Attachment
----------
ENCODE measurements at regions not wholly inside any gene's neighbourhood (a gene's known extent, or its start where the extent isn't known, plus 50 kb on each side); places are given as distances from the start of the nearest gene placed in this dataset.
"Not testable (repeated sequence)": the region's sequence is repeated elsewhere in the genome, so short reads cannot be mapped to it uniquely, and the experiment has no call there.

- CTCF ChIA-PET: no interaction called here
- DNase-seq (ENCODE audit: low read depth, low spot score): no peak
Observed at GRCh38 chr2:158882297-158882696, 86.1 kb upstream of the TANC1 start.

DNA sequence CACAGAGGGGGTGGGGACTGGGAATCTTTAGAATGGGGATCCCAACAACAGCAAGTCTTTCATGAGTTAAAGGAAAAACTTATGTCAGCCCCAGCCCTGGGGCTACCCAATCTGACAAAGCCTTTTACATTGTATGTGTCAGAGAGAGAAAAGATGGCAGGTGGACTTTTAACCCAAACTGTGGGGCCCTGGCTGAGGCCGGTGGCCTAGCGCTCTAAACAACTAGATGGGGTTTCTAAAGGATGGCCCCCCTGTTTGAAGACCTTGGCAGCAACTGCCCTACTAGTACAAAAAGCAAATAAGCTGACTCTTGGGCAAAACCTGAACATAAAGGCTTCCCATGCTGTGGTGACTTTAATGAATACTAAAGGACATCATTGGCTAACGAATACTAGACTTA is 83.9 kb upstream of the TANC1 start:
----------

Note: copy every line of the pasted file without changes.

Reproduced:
ENCODE measurements at regions not wholly inside any gene's neighbourhood (a gene's known extent, or its start where the extent isn't known, plus 50 kb on each side); places are given as distances from the start of the nearest gene placed in this dataset.
"Not testable (repeated sequence)": the region's sequence is repeated elsewhere in the genome, so short reads cannot be mapped to it uniquely, and the experiment has no call there.

- CTCF ChIA-PET: no interaction called here
- DNase-seq (ENCODE audit: low read depth, low spot score): no peak
Observed at GRCh38 chr2:158882297-158882696, 86.1 kb upstream of the TANC1 start.

DNA sequence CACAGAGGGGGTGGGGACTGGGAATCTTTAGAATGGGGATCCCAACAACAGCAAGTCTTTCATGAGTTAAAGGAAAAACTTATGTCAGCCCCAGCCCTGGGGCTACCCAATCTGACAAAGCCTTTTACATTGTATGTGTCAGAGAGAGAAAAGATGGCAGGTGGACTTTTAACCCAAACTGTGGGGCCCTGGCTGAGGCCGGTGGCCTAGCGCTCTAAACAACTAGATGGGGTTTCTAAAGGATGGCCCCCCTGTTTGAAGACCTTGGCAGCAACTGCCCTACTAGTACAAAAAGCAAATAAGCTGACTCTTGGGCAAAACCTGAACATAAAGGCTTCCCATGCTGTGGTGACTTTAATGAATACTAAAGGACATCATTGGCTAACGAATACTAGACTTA is 83.9 kb upstream of the TANC1 start: